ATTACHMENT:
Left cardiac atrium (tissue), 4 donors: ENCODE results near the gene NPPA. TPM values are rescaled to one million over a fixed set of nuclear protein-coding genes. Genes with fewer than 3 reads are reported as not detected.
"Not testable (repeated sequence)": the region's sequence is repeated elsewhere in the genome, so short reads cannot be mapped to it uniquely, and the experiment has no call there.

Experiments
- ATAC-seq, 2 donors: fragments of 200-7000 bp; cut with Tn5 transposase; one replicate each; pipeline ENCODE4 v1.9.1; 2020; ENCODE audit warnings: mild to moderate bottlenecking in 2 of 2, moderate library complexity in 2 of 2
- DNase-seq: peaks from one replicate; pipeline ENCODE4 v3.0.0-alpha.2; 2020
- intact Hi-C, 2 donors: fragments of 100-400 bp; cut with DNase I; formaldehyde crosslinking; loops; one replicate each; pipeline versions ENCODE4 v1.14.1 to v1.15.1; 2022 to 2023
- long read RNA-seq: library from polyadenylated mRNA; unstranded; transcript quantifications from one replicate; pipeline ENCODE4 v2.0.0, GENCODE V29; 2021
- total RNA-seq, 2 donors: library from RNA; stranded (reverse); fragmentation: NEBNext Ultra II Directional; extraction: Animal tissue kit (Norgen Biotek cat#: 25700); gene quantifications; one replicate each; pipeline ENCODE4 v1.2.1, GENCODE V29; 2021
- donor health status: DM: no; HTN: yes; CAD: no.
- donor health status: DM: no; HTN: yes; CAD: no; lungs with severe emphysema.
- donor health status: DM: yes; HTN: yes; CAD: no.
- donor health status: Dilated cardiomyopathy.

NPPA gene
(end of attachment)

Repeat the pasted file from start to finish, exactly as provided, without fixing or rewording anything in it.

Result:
Left cardiac atrium (tissue), 4 donors: ENCODE results near the gene NPPA. TPM values are rescaled to one million over a fixed set of nuclear protein-coding genes. Genes with fewer than 3 reads are reported as not detected.
"Not testable (repeated sequence)": the region's sequence is repeated elsewhere in the genome, so short reads cannot be mapped to it uniquely, and the experiment has no call there.

Experiments
- ATAC-seq, 2 donors: fragments of 200-7000 bp; cut with Tn5 transposase; one replicate each; pipeline ENCODE4 v1.9.1; 2020; ENCODE audit warnings: mild to moderate bottlenecking in 2 of 2, moderate library complexity in 2 of 2
- DNase-seq: peaks from one replicate; pipeline ENCODE4 v3.0.0-alpha.2; 2020
- intact Hi-C, 2 donors: fragments of 100-400 bp; cut with DNase I; formaldehyde crosslinking; loops; one replicate each; pipeline versions ENCODE4 v1.14.1 to v1.15.1; 2022 to 2023
- long read RNA-seq: library from polyadenylated mRNA; unstranded; transcript quantifications from one replicate; pipeline ENCODE4 v2.0.0, GENCODE V29; 2021
- total RNA-seq, 2 donors: library from RNA; stranded (reverse); fragmentation: NEBNext Ultra II Directional; extraction: Animal tissue kit (Norgen Biotek cat#: 25700); gene quantifications; one replicate each; pipeline ENCODE4 v1.2.1, GENCODE V29; 2021
- donor health status: DM: no; HTN: yes; CAD: no.
- donor health status: DM: no; HTN: yes; CAD: no; lungs with severe emphysema.
- donor health status: DM: yes; HTN: yes; CAD: no.
- donor health status: Dilated cardiomyopathy.

NPPA gene